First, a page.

One of the illusions I borrowed from Houdini is where you swallow a bunch of needles and thread, and when you regurgitate them, the needles are threaded on the string. It’s a way to shock people into paying attention, which is an important skill to have as a performer. As the show continues, it becomes less about fooling people’s eyes and more about trying to engage their minds.

The last illusion of the show revolves around coincidence. I put my wallet on a stool onstage so everyone can see it clearly. I take a Nerf ball and toss it over my shoulder; it is thrown around six times to random people in the audience, and each person calls out a number between 1 and 50. When I open the wallet, there’s a lottery ticket inside—and the numbers on the ticket match the numbers that the audience shouted out.
What kind of experience do you try to create for your audiences?

It’s stripped down—like street magic for 500 people at a time. I don’t tell a lot of jokes, and there’s no dancing or special effects. The goal is to create that sense of mystery and wonder and astonishment, using magic tricks as a way of sharing something with the audience rather than just fooling them. No one likes to be fooled. Politicians fool people. Advertisements fool people. These are not good experiences. But if you go about it carefully, a magic trick can feel really incredible. So the idea is to take magic tricks and breathe life into them so they create a unique experience for the audience that’s less about deception and more about astonishment.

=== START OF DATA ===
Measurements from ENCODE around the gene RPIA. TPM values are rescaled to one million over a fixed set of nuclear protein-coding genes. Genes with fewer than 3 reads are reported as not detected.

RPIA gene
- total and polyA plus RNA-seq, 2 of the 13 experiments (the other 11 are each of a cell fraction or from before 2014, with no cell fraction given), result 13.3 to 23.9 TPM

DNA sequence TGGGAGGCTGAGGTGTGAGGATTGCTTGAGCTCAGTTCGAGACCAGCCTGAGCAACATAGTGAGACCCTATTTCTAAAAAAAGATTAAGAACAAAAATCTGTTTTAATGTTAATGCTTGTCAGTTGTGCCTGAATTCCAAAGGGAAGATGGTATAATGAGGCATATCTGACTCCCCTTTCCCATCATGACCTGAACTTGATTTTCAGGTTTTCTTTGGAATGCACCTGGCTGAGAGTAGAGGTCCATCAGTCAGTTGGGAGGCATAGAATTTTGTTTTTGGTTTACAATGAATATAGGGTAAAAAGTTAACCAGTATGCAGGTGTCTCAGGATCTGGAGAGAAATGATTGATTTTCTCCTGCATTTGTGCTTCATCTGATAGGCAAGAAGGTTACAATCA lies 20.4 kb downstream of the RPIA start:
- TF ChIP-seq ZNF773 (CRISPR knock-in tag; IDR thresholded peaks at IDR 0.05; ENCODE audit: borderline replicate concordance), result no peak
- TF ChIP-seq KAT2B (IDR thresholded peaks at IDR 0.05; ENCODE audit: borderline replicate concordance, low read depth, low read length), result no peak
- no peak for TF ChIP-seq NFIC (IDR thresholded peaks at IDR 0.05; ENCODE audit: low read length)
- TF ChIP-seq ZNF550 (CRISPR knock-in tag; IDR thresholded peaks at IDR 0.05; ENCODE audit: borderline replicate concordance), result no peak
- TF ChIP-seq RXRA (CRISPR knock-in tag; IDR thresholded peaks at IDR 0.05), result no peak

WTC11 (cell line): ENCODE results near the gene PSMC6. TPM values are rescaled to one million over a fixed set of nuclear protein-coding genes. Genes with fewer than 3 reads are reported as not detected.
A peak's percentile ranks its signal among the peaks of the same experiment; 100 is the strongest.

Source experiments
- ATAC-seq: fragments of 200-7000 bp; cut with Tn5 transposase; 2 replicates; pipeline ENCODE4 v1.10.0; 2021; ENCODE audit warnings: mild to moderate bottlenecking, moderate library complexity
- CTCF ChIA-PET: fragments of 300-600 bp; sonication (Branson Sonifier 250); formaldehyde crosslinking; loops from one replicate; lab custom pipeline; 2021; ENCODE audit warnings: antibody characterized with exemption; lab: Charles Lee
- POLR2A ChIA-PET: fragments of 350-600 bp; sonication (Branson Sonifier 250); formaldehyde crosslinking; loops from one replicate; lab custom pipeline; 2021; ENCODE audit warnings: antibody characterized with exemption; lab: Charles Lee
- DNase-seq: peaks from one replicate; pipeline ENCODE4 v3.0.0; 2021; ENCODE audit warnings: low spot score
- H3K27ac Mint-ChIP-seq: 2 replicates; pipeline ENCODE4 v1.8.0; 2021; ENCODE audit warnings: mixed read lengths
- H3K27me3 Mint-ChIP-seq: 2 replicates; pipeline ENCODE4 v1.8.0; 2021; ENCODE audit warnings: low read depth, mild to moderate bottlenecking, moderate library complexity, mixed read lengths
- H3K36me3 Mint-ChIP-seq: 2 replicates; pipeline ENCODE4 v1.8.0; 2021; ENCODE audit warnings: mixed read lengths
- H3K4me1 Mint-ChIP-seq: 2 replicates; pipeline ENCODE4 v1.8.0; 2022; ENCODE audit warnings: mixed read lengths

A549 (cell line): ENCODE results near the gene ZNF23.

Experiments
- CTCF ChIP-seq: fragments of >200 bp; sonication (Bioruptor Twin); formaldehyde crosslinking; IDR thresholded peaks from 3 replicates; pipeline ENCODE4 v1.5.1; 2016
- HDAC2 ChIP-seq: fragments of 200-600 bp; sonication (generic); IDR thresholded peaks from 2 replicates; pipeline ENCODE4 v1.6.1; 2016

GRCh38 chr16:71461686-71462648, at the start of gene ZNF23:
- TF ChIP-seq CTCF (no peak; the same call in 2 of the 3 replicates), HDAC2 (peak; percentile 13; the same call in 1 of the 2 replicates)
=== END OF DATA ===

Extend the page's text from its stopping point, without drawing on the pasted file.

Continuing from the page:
Did your education at Iowa help prepare you to become a magician?

Actually, yes. I minored in religion, and (religious studies professor) Jay Holstein is the best performer I’ve ever met. I spent a lot of time trying to figure out how he could communicate his material in such an effective way. My notes from his class are half course material and half observations about his delivery, and how he kept people’s attention.

Also, I teamed up with Student Video Productions on a biweekly special for UITV. It was part street magic, part clips from my shows. With the constant demand for new material, I had to invent and learn magic as fast as I could. It was like boot camp for magicians.

You pulled off a risky stunt while you were a student at Iowa. What exactly did you do?

We wanted to end our UITV show with something big, so we devised an escape in the Iowa River. I’d be locked up in chains and weights, jump off the Iowa Memorial Union Bridge, sink to the bottom, and then escape and swim back to the top.

I trained for six months. I did lots of running, I could hold my breath for three minutes, and I could work the locks in 15 seconds each. I’d chain myself up and take cold showers to practice because I was worried that the cold river water would affect my ability to escape. People in the dorms probably thought I was insane.

The river was 52 degrees at the top, and miserably cold 15 feet down. I jumped in, sank, and unlocked the leg weights—but then I began to float and get dragged toward the propeller of the film crew’s boat. I managed to get out in the end, but it was one of the stupidest things I have ever done—and yes, I got in trouble for it.

Nicole Riehl
video by Nate Staniforth

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© The University of Iowa 2009